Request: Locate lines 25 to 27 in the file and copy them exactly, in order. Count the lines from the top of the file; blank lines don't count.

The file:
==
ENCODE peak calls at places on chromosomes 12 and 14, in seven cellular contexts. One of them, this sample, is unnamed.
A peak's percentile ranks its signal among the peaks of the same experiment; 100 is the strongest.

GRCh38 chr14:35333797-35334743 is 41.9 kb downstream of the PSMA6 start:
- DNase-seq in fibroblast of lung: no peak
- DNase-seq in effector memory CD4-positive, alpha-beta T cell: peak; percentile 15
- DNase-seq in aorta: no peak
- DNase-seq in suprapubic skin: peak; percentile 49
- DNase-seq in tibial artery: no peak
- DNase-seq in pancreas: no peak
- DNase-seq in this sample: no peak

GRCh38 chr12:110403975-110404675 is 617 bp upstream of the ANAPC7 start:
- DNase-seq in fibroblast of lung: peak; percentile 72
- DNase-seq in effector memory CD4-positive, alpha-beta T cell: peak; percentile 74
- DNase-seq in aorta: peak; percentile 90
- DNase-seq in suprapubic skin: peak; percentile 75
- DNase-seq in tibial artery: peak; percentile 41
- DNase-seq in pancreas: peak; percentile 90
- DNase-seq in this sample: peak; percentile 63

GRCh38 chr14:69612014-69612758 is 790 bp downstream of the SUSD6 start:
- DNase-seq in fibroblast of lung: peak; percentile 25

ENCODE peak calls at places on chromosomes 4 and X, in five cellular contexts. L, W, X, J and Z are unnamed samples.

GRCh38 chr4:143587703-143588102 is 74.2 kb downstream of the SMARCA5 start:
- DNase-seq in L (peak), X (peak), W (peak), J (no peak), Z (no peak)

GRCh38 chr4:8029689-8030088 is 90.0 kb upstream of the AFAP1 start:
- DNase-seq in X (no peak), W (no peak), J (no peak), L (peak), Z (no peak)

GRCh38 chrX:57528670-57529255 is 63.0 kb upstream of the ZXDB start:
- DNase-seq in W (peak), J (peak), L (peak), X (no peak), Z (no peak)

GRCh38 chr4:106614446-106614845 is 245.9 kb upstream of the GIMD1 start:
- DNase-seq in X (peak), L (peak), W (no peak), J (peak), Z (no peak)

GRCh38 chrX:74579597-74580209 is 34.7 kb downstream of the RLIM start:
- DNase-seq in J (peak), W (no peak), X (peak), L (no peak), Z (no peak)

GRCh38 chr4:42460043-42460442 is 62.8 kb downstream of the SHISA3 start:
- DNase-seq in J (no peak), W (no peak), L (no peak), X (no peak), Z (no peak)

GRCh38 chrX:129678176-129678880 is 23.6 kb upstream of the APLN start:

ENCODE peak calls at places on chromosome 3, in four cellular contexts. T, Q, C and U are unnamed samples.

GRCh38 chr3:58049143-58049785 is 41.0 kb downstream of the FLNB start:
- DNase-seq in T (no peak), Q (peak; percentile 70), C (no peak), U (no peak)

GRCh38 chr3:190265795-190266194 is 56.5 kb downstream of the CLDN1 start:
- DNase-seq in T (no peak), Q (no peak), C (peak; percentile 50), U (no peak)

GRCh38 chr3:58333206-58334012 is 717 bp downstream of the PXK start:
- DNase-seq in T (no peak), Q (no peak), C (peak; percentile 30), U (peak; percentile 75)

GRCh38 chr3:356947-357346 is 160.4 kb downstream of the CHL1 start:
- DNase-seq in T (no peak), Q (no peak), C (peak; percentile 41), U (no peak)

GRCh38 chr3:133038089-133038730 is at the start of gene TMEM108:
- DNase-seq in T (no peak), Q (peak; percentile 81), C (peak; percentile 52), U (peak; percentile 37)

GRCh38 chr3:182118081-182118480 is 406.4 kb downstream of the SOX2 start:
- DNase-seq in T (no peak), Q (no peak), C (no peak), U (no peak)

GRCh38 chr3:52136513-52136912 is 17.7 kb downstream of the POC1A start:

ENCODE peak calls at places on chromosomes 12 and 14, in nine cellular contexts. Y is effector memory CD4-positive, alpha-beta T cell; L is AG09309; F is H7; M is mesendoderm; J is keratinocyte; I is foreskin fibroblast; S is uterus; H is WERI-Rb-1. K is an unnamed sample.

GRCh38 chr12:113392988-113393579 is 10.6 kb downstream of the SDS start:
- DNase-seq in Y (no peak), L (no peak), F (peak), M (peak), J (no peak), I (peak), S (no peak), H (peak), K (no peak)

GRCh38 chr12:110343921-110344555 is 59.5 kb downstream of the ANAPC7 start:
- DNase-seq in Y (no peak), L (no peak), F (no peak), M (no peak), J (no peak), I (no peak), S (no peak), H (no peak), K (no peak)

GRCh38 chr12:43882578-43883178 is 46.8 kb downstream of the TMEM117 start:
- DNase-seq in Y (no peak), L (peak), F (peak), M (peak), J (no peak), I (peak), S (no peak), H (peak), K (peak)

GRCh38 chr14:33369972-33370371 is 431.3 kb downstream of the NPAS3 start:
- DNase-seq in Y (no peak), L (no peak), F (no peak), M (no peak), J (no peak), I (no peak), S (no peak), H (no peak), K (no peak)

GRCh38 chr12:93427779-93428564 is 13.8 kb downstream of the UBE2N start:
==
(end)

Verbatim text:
- DNase-seq in X (no peak), W (no peak), J (no peak), L (peak), Z (no peak)

GRCh38 chrX:57528670-57529255 is 63.0 kb upstream of the ZXDB start:
- DNase-seq in W (peak), J (peak), L (peak), X (no peak), Z (no peak)